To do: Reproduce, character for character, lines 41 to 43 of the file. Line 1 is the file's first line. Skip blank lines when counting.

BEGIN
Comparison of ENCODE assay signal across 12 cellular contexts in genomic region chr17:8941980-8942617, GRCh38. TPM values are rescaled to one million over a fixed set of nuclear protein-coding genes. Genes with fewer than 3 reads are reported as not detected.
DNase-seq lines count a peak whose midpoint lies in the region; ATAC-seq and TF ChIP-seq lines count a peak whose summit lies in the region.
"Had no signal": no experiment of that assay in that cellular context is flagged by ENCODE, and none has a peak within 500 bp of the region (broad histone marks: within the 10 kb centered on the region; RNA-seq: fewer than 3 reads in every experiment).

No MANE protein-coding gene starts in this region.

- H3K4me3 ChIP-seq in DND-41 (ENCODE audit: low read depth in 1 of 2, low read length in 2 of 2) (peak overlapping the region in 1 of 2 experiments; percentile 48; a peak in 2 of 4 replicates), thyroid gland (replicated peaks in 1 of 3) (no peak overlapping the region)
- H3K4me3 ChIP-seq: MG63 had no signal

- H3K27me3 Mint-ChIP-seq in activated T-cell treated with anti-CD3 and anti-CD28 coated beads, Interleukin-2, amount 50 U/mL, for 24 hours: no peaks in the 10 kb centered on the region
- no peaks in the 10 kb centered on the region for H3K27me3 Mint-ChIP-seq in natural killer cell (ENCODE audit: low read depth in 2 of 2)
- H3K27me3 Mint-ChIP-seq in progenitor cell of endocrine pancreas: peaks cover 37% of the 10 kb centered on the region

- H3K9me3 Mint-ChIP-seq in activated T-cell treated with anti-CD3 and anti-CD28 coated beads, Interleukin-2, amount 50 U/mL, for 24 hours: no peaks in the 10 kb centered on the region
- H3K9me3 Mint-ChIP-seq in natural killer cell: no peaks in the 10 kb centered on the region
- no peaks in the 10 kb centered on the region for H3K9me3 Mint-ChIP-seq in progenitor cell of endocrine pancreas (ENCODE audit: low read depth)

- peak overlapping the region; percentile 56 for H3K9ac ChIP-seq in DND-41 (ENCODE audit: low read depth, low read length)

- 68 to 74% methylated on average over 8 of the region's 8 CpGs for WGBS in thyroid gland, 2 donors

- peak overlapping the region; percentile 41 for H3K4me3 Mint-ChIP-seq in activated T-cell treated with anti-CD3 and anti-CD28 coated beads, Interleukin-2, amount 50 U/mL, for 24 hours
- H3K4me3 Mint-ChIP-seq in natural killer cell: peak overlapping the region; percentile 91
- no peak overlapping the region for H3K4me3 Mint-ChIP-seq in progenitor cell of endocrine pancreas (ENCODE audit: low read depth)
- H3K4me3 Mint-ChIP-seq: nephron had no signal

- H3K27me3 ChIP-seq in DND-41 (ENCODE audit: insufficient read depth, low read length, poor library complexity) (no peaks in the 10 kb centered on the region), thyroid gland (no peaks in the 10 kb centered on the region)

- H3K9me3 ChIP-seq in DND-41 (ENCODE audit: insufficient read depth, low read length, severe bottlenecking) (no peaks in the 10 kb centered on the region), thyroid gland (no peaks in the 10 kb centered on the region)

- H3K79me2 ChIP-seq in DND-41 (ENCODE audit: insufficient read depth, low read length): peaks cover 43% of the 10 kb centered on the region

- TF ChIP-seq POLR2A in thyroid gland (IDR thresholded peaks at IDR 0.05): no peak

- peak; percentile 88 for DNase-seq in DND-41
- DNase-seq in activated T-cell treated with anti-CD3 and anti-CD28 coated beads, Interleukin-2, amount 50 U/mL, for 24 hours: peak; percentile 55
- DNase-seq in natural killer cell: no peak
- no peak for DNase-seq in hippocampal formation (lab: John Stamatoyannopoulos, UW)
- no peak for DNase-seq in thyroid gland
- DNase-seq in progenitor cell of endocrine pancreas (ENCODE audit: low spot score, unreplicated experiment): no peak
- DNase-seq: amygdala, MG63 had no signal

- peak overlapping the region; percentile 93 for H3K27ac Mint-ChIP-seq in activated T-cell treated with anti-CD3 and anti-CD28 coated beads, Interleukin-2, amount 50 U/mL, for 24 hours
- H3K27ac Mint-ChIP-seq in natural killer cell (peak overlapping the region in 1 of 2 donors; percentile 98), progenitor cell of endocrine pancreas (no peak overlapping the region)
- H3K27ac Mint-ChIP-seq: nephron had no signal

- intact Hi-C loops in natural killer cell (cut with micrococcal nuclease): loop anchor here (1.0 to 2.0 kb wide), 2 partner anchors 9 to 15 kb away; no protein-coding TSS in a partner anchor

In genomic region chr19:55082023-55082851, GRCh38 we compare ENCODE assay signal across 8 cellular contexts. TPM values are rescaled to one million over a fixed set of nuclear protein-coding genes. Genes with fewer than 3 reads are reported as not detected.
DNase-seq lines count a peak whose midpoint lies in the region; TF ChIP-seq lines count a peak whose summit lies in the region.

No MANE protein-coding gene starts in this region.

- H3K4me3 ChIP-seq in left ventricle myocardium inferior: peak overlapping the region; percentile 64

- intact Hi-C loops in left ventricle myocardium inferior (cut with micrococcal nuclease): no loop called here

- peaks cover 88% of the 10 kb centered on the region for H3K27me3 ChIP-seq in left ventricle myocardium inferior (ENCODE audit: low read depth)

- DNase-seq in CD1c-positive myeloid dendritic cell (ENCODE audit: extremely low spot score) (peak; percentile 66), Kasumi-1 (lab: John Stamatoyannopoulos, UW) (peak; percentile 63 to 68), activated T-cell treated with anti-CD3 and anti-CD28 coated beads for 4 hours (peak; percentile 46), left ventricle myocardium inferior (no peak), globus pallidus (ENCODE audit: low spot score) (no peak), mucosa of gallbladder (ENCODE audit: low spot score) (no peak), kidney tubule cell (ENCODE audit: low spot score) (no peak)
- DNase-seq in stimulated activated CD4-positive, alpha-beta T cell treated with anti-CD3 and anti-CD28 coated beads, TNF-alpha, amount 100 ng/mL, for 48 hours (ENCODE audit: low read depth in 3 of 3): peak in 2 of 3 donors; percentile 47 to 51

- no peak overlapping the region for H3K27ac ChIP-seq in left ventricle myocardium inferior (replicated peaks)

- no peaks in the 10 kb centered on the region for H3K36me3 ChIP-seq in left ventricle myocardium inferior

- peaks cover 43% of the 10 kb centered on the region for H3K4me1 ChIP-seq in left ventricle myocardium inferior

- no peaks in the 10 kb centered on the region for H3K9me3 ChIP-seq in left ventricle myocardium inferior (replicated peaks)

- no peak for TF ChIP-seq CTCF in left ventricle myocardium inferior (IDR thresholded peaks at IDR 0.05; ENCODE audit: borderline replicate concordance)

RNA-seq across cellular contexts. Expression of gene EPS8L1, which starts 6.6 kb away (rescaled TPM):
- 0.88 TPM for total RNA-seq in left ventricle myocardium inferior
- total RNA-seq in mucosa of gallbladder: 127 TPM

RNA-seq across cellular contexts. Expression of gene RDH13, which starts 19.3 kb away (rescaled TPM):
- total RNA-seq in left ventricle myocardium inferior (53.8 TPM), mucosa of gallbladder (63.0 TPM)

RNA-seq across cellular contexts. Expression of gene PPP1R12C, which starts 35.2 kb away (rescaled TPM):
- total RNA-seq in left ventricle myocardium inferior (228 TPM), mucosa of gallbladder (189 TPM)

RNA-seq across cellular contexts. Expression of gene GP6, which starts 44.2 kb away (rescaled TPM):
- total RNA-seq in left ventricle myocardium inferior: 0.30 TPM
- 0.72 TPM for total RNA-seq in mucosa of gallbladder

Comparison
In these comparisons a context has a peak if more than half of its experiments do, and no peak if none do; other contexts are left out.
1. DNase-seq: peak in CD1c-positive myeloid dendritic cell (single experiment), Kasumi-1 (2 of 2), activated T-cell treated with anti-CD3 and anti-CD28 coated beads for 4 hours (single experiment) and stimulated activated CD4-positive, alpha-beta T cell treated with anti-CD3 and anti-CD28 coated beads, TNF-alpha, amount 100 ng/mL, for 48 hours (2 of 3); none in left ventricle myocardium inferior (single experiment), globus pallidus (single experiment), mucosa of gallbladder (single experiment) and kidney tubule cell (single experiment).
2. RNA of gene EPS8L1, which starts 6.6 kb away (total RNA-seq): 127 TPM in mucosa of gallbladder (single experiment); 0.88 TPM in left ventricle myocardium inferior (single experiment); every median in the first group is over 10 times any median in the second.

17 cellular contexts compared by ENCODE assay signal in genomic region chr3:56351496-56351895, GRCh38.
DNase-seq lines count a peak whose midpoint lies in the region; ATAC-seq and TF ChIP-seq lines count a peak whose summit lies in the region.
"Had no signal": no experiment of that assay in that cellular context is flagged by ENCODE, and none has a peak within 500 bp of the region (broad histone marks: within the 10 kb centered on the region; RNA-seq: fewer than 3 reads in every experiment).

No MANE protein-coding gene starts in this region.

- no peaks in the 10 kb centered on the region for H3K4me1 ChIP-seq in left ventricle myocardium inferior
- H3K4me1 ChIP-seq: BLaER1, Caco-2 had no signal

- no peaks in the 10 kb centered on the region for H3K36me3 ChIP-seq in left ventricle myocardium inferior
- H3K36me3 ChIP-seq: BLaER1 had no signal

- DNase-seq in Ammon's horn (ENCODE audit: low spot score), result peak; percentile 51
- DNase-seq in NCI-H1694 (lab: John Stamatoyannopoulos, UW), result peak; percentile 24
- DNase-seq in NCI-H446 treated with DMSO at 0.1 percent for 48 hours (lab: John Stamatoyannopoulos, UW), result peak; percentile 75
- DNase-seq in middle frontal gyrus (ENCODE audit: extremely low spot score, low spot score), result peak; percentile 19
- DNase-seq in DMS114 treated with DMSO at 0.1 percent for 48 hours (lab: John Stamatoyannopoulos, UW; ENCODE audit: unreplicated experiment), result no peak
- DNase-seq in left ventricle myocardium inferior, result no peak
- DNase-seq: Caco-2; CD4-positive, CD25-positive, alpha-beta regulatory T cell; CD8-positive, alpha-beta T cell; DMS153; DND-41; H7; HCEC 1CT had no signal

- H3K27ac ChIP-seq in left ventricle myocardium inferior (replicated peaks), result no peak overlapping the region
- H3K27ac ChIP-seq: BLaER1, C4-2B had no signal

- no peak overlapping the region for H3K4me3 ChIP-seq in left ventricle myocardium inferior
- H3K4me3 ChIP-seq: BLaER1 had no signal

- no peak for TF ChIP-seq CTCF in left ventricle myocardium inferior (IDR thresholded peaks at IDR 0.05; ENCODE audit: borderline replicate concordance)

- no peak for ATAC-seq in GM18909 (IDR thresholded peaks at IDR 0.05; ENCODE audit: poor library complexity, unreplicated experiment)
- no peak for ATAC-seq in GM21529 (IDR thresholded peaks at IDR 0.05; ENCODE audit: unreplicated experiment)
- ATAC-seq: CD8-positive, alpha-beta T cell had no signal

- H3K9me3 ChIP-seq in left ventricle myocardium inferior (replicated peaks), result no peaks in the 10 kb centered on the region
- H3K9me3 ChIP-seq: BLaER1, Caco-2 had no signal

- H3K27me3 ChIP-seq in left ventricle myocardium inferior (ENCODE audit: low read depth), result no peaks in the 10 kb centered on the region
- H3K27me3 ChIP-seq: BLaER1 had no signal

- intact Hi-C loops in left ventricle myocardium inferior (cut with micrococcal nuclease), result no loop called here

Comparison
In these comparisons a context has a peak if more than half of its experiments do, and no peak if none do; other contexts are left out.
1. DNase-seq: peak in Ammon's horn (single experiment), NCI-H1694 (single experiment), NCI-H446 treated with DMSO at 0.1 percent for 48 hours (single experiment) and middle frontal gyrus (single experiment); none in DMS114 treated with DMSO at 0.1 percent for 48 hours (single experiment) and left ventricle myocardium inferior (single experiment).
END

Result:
- DNase-seq in stimulated activated CD4-positive, alpha-beta T cell treated with anti-CD3 and anti-CD28 coated beads, TNF-alpha, amount 100 ng/mL, for 48 hours (ENCODE audit: low read depth in 3 of 3): peak in 2 of 3 donors; percentile 47 to 51

- no peak overlapping the region for H3K27ac ChIP-seq in left ventricle myocardium inferior (replicated peaks)

- no peaks in the 10 kb centered on the region for H3K36me3 ChIP-seq in left ventricle myocardium inferior